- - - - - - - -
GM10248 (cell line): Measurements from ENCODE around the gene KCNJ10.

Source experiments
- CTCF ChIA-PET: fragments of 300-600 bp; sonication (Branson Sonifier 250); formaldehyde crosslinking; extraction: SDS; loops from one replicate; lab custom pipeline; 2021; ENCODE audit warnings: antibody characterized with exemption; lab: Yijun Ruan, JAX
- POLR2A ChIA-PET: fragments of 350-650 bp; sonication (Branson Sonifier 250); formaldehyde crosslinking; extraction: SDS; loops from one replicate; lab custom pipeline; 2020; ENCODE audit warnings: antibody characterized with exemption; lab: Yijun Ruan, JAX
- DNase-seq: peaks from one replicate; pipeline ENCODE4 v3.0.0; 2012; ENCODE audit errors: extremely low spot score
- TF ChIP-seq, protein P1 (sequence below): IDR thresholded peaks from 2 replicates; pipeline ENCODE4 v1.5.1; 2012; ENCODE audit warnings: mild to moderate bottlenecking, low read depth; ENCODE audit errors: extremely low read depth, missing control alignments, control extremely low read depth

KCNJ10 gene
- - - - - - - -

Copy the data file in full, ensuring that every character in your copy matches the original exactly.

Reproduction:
GM10248 (cell line): Measurements from ENCODE around the gene KCNJ10.

Source experiments
- CTCF ChIA-PET: fragments of 300-600 bp; sonication (Branson Sonifier 250); formaldehyde crosslinking; extraction: SDS; loops from one replicate; lab custom pipeline; 2021; ENCODE audit warnings: antibody characterized with exemption; lab: Yijun Ruan, JAX
- POLR2A ChIA-PET: fragments of 350-650 bp; sonication (Branson Sonifier 250); formaldehyde crosslinking; extraction: SDS; loops from one replicate; lab custom pipeline; 2020; ENCODE audit warnings: antibody characterized with exemption; lab: Yijun Ruan, JAX
- DNase-seq: peaks from one replicate; pipeline ENCODE4 v3.0.0; 2012; ENCODE audit errors: extremely low spot score
- TF ChIP-seq, protein P1 (sequence below): IDR thresholded peaks from 2 replicates; pipeline ENCODE4 v1.5.1; 2012; ENCODE audit warnings: mild to moderate bottlenecking, low read depth; ENCODE audit errors: extremely low read depth, missing control alignments, control extremely low read depth

KCNJ10 gene